Test-retest variability in structural parameters measured with glaucoma imaging devices.
Summary of "Test-retest variability in structural parameters measured with glaucoma imaging devices."
In addition to classical stereo-disc photography, various glaucoma imaging devices were developed in the last two decades to quantitatively measure and record glaucoma-related structural parameters of the eye. In determining whether or not the glaucomatous damage progressed from baseline and in estimating the number of test results' optimal frequency needed to confirm disease progression, information relating to the test-retest variability of measurement results provided by each imaging device is indispensable. Such information enables the clinician to apply these devices in practice. The test-retest variability of a system is usually estimated using the Bland-Altman analysis and by calculating the coefficient of variation (CV), intraclass correlation coefficient (ICC), and minimum detectable changes (MDC). The reported CV, ICC, and MDC values for glaucoma-related structural parameter measurement results of stereo-disc photographs, confocal scanning laser ophthalmoscopes, scanning laser polarimeters, time-domain optical coherence tomography (OCT), spectral-domain OCT (SD-OCT), anterior-segment OCT, and ultrasound biomicroscope are systematically reviewed in this manuscript, which will enable the clinician to interpret measurement results provided by each glaucoma imaging devices and thus be useful in practice. Although SD-OCT systems may be currently prevailing because of the volume of information provided and the relatively better test-retest variability, these systems need improvement in their test-retest variability measurement capabilities.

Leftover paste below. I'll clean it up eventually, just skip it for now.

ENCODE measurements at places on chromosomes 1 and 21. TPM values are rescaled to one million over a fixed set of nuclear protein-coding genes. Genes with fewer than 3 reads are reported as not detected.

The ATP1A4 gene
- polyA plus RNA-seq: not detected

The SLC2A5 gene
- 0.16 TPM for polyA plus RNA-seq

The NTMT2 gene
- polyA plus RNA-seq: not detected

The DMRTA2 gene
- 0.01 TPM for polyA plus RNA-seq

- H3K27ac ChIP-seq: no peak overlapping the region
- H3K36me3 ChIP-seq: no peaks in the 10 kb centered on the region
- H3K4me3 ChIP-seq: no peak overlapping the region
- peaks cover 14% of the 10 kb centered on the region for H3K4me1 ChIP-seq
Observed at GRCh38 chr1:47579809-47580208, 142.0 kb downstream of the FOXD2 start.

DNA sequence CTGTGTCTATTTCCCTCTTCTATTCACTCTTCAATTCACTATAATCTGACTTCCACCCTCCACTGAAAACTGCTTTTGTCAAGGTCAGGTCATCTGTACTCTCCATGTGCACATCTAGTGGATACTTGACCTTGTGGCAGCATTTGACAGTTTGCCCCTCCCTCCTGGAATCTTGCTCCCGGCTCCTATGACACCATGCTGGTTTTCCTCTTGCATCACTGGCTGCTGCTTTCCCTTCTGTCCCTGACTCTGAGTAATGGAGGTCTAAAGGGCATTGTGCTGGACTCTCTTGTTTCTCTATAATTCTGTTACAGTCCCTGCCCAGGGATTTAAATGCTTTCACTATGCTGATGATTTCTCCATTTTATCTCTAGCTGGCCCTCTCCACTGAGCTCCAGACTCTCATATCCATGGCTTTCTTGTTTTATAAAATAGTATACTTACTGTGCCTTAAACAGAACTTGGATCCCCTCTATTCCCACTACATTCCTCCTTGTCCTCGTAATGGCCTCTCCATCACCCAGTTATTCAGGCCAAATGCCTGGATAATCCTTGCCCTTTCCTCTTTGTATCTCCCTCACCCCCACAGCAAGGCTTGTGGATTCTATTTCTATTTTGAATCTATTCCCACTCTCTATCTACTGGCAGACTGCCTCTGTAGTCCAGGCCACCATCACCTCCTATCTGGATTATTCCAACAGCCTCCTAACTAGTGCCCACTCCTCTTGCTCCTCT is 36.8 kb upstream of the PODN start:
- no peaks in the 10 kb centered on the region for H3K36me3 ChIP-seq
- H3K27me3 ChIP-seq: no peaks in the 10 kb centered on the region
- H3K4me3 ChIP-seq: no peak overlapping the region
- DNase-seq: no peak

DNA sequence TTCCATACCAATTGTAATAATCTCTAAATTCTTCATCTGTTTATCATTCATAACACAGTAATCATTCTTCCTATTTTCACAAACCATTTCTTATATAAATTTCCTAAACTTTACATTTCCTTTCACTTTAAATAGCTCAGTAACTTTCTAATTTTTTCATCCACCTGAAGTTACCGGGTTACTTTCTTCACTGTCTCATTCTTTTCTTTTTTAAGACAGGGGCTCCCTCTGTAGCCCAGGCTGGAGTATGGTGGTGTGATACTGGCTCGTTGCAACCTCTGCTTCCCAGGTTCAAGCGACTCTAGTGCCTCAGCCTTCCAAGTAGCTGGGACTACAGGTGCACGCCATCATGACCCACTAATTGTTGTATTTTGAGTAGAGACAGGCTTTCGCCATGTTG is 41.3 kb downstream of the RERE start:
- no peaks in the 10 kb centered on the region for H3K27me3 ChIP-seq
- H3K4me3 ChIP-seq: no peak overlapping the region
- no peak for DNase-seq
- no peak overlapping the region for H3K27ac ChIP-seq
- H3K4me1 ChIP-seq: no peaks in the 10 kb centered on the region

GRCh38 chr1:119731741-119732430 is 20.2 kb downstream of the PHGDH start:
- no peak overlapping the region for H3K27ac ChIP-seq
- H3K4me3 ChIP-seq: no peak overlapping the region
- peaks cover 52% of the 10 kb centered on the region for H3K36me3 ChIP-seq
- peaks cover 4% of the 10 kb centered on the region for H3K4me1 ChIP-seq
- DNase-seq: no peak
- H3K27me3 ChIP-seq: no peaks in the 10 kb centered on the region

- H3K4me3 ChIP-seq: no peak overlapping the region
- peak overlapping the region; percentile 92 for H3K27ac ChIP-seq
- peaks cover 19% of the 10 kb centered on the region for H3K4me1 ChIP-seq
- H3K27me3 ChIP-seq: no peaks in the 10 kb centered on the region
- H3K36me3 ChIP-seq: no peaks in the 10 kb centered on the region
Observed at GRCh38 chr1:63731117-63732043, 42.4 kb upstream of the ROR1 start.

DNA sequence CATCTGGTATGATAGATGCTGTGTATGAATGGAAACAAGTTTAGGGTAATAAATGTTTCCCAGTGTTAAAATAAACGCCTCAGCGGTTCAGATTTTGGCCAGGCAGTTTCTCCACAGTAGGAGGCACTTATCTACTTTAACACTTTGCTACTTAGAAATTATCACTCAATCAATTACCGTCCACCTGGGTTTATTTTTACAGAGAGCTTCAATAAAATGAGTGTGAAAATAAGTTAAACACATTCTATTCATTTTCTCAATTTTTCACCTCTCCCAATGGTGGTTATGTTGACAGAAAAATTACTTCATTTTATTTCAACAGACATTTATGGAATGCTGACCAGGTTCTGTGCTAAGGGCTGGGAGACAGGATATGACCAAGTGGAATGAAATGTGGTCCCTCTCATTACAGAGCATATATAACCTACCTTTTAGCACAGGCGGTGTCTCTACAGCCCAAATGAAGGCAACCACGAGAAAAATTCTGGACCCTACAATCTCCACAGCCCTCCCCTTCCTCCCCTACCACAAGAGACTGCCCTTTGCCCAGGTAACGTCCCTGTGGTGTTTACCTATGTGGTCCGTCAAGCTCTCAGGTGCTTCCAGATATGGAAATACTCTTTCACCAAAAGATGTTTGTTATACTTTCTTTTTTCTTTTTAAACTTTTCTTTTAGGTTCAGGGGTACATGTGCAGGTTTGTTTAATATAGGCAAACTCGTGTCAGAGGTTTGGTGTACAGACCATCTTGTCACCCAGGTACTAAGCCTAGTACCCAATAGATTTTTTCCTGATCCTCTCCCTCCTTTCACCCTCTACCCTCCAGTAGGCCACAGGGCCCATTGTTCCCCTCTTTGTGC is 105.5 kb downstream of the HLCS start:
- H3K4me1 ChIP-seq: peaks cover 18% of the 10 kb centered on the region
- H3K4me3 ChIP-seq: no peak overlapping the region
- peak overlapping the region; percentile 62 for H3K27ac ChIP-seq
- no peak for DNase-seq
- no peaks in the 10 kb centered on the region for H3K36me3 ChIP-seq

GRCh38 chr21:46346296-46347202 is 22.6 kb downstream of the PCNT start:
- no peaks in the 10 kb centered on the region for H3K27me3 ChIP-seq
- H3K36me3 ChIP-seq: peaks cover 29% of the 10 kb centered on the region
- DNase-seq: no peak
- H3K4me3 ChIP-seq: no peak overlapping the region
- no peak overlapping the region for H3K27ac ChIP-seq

Kanto Central Hospital of The Mutual Aid Association of Public School Teachers, 6-25-1 Kamiyoga, Setagaya-ku, Tokyo, 158-8531, Japan, firstname.lastname@example.org.
This article was published in the following journal.
Name: Japanese journal of ophthalmology
- PubMed Source: http://www.ncbi.nlm.nih.gov/pubmed/23138681
- DOI: http://dx.doi.org/10.1007/s10384-012-0181-0
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